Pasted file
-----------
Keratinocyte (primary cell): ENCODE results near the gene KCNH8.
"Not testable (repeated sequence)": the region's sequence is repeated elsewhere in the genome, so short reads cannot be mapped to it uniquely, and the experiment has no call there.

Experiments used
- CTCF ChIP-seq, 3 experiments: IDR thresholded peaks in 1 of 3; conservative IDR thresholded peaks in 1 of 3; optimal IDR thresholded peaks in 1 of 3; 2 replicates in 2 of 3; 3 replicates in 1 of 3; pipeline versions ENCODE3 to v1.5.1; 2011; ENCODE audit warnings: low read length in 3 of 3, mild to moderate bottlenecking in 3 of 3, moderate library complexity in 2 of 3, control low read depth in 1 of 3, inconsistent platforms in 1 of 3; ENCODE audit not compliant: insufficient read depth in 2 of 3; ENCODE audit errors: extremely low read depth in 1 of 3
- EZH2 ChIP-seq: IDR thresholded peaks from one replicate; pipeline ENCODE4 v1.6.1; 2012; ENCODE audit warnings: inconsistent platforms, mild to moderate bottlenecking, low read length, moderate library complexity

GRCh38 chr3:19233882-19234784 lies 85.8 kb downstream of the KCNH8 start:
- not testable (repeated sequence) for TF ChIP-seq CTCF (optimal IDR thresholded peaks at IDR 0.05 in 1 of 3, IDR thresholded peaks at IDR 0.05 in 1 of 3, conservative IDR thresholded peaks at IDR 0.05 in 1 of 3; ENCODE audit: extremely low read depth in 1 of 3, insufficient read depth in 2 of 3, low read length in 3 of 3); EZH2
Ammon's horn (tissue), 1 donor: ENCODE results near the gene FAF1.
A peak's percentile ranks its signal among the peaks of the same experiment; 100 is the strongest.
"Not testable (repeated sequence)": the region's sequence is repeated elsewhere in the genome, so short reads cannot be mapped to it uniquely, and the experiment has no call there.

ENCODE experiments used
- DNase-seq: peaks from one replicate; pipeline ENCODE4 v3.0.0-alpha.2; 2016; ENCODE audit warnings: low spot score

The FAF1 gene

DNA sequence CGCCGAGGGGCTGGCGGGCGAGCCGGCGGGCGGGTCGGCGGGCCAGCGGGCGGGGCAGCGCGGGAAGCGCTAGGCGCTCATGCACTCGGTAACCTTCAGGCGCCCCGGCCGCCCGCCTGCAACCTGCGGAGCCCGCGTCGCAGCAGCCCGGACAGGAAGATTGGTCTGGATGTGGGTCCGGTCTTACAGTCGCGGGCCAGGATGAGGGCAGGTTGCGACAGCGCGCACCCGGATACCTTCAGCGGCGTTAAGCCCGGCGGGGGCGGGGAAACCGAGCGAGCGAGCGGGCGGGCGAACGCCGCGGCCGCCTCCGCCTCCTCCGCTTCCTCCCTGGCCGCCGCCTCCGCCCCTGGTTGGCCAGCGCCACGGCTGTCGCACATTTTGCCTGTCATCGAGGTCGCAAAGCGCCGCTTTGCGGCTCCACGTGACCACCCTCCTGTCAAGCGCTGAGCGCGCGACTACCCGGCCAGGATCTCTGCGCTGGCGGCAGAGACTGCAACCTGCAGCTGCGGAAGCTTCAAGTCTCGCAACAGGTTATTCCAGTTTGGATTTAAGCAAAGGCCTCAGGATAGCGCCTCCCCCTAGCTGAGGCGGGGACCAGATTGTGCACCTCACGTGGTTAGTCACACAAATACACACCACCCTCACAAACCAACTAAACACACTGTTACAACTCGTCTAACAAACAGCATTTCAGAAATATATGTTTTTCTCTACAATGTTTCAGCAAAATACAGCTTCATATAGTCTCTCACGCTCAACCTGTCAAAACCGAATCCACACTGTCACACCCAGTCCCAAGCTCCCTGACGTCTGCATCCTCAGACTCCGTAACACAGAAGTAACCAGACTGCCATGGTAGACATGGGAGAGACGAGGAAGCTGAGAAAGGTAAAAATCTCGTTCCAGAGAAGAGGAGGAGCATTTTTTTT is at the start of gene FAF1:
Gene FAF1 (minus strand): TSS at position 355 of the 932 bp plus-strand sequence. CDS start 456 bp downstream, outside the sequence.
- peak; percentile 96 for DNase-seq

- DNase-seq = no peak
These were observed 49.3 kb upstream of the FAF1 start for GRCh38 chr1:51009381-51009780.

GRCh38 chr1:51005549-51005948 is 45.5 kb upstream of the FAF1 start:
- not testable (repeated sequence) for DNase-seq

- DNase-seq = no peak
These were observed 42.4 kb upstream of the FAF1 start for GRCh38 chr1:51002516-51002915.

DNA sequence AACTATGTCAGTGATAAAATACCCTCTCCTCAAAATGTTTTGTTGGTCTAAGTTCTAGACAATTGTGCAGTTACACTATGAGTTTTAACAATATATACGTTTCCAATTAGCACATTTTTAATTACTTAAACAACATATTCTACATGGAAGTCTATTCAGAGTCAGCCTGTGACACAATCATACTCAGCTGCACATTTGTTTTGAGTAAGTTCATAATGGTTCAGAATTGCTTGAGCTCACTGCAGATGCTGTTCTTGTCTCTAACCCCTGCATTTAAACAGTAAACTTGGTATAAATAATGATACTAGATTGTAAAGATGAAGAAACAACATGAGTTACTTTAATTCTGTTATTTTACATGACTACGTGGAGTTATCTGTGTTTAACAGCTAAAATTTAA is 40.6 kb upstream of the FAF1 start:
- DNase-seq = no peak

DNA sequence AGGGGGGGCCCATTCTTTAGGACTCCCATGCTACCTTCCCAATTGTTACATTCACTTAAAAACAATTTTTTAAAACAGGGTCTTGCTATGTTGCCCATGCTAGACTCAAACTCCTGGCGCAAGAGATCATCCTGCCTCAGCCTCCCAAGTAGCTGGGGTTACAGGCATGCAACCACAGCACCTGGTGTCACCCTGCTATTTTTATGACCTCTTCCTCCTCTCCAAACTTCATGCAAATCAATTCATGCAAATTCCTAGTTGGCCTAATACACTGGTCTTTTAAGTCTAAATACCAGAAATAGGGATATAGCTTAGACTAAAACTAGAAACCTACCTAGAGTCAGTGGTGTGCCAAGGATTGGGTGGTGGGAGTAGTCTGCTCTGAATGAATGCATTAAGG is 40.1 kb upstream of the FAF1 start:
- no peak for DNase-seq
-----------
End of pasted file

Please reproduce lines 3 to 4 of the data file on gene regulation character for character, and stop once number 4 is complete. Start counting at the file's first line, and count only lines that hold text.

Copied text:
Experiments used
- CTCF ChIP-seq, 3 experiments: IDR thresholded peaks in 1 of 3; conservative IDR thresholded peaks in 1 of 3; optimal IDR thresholded peaks in 1 of 3; 2 replicates in 2 of 3; 3 replicates in 1 of 3; pipeline versions ENCODE3 to v1.5.1; 2011; ENCODE audit warnings: low read length in 3 of 3, mild to moderate bottlenecking in 3 of 3, moderate library complexity in 2 of 3, control low read depth in 1 of 3, inconsistent platforms in 1 of 3; ENCODE audit not compliant: insufficient read depth in 2 of 3; ENCODE audit errors: extremely low read depth in 1 of 3